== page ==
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Rescooped by Guogen Yang from Plant-Microbe Symbioses
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A Non-canonical RNA Silencing Pathway Promotes mRNA Degradation in Basal Fungi

A Non-canonical RNA Silencing Pathway Promotes mRNA Degradation in Basal Fungi | Plant-Microbe Interaction | Scoop.it
The increasing knowledge on the functional relevance of endogenous small RNAs (esRNAs) as riboregulators has stimulated the identification and characterization of these molecules in numerous eukaryotes. In the basal fungus Mucor circinelloides, an emerging opportunistic human pathogen, esRNAs that regulate the expression of many protein coding genes have been described. These esRNAs share common machinery for their biogenesis consisting of an RNase III endonuclease Dicer, a single Argonaute protein and two RNA-dependent RNA polymerases. We show in this study that, besides participating in this canonical dicer-dependent RNA interference (RNAi) pathway, the rdrp genes are involved in a novel dicer-independent degradation process of endogenous mRNAs. The analysis of esRNAs accumulated in wild type and silencing mutants demonstrates that this new rdrp-dependent dicer-independent regulatory pathway, which does not produce sRNA molecules of discrete sizes, controls the expression of target genes promoting the specific degradation of mRNAs by a previously unknown RNase. This pathway mainly regulates conserved genes involved in metabolism and cellular processes and signaling, such as those required for heme biosynthesis, and controls responses to specific environmental signals. Searching the Mucor genome for candidate RNases to participate in this pathway, and functional analysis of the corresponding knockout mutants, identified a new protein, R3B2. This RNase III-like protein presents unique domain architecture, it is specifically found in basal fungi and, besides its relevant role in the rdrp-dependent dicer-independent pathway, it is also involved in the canonical dicer-dependent RNAi pathway, highlighting its crucial role in the biogenesis and function of regulatory esRNAs. The involvement of RdRPs in RNA degradation could represent the first evolutionary step towards the development of an RNAi mechanism and constitutes a genetic link between mRNA degradation and post-transcriptional gene silencing.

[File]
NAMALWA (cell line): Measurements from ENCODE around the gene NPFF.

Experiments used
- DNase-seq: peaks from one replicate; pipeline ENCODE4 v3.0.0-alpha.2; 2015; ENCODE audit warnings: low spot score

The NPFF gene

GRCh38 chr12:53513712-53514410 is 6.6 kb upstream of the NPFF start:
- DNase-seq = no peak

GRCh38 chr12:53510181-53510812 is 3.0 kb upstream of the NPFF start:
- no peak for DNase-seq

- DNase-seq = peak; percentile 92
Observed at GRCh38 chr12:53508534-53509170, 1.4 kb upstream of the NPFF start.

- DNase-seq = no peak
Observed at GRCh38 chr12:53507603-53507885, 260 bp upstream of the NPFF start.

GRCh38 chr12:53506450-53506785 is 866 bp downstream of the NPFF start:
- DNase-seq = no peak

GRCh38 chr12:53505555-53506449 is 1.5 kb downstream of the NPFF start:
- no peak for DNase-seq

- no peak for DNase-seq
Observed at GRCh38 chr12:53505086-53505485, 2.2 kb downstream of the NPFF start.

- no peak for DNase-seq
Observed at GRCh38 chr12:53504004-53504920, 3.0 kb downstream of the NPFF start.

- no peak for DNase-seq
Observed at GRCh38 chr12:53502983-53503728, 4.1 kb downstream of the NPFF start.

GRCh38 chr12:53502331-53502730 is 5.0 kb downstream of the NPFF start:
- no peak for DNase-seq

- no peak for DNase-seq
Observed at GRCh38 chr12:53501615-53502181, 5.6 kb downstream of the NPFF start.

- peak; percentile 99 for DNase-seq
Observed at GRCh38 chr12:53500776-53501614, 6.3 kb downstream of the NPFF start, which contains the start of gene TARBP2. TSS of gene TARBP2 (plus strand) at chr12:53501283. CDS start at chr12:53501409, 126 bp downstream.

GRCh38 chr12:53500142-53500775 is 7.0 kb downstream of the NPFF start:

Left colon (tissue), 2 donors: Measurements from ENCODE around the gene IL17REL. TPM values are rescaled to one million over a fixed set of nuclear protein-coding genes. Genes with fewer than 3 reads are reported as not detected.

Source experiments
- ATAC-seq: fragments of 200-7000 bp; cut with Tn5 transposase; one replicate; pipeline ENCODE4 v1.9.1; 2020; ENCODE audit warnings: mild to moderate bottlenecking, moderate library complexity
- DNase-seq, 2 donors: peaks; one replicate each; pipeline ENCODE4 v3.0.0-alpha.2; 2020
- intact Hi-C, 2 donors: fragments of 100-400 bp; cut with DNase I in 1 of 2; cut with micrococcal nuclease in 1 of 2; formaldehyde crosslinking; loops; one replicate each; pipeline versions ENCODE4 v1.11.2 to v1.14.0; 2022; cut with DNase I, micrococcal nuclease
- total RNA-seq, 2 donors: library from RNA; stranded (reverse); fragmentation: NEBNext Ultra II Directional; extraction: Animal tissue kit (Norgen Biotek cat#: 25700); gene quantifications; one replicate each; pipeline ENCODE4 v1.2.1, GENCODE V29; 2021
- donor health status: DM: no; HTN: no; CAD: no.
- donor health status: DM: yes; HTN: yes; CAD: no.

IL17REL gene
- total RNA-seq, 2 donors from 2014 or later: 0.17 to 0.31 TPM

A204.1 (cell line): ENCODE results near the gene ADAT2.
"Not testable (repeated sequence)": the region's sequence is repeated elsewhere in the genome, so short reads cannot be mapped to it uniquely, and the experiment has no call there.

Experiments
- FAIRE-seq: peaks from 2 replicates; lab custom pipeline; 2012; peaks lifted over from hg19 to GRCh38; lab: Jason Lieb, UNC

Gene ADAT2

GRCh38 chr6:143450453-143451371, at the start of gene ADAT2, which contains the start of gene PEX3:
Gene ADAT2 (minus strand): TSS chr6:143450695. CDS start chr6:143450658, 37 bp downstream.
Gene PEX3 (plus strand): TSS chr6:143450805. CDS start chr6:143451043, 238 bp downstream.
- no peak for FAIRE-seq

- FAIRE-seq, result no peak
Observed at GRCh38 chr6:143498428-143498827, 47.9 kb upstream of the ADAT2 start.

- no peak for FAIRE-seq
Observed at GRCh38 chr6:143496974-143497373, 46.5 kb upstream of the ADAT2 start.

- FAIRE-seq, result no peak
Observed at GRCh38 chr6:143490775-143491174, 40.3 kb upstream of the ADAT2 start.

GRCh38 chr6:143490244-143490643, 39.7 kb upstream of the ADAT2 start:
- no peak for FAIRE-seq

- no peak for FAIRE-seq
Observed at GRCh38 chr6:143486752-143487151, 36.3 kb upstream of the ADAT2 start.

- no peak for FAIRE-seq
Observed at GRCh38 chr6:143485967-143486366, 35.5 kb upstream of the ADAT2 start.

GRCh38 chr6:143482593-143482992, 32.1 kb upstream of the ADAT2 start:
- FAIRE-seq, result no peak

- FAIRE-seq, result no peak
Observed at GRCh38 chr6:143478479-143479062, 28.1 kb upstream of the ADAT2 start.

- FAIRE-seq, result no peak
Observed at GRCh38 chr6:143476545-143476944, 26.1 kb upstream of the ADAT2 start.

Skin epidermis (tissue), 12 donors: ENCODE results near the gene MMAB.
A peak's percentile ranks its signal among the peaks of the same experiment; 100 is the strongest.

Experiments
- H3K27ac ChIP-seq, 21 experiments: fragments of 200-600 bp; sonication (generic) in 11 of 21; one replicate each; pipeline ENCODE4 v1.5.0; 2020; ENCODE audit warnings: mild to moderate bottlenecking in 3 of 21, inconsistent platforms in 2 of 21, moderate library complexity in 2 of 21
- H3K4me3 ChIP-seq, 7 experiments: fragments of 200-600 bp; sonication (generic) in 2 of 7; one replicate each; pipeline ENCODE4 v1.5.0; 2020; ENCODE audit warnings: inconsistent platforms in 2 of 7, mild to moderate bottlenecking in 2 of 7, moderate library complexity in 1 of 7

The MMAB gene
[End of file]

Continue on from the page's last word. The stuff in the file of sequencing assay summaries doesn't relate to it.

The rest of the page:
Via Jean-Michel Ané
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Rescooped by Guogen Yang from Plant Immunity And Microbial Effectors
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Transcriptional Dynamics of Phytophthora infestans During Sequential Stages of Hemibiotrophic Infection of Tomato